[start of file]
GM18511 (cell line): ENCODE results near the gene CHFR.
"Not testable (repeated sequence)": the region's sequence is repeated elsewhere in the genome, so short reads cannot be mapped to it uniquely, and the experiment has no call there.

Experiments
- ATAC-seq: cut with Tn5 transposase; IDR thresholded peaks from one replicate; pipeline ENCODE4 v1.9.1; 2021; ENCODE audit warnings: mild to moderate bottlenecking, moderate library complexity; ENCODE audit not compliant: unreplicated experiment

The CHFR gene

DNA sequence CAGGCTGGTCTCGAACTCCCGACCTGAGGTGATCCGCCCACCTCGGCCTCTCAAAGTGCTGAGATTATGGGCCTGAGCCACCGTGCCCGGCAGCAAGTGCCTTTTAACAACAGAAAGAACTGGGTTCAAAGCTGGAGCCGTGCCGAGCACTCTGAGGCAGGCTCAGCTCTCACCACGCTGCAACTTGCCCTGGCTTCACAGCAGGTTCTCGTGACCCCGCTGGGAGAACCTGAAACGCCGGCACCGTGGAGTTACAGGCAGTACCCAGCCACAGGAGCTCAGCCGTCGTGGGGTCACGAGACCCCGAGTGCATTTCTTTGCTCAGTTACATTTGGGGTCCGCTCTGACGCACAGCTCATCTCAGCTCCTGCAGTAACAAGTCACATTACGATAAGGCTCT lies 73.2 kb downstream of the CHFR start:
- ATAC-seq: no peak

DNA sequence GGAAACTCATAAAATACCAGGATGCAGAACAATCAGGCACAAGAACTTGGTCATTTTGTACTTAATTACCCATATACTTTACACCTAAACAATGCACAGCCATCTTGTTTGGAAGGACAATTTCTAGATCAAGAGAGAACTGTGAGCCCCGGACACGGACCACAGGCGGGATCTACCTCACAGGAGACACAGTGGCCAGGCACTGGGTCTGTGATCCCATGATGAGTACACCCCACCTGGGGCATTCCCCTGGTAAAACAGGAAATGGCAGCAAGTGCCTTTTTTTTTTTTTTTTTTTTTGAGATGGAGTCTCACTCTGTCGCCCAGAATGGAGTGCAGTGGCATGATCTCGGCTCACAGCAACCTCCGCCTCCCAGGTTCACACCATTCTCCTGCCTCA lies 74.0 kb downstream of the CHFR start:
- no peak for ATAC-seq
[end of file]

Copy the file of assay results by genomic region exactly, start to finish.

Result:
GM18511 (cell line): ENCODE results near the gene CHFR.
"Not testable (repeated sequence)": the region's sequence is repeated elsewhere in the genome, so short reads cannot be mapped to it uniquely, and the experiment has no call there.

Experiments
- ATAC-seq: cut with Tn5 transposase; IDR thresholded peaks from one replicate; pipeline ENCODE4 v1.9.1; 2021; ENCODE audit warnings: mild to moderate bottlenecking, moderate library complexity; ENCODE audit not compliant: unreplicated experiment

The CHFR gene

DNA sequence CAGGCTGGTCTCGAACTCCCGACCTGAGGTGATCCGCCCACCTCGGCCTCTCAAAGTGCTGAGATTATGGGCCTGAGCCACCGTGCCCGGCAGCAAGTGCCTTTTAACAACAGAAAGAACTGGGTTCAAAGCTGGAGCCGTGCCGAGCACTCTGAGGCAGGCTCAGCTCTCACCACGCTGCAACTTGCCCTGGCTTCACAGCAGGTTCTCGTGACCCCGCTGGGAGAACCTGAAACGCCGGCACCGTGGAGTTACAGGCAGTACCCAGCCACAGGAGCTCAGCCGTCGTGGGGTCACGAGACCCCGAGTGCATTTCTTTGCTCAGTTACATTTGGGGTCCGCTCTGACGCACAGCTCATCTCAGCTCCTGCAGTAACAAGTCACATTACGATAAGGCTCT lies 73.2 kb downstream of the CHFR start:
- ATAC-seq: no peak

DNA sequence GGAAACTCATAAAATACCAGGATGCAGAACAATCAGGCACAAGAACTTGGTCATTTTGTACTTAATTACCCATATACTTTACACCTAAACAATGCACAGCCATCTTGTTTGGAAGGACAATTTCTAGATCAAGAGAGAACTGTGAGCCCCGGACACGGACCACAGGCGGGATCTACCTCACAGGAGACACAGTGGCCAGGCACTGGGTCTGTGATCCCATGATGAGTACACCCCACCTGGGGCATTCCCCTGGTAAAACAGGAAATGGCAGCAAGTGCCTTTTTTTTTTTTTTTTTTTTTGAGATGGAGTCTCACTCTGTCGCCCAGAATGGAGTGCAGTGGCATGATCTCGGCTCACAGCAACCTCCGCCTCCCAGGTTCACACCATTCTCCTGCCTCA lies 74.0 kb downstream of the CHFR start:
- no peak for ATAC-seq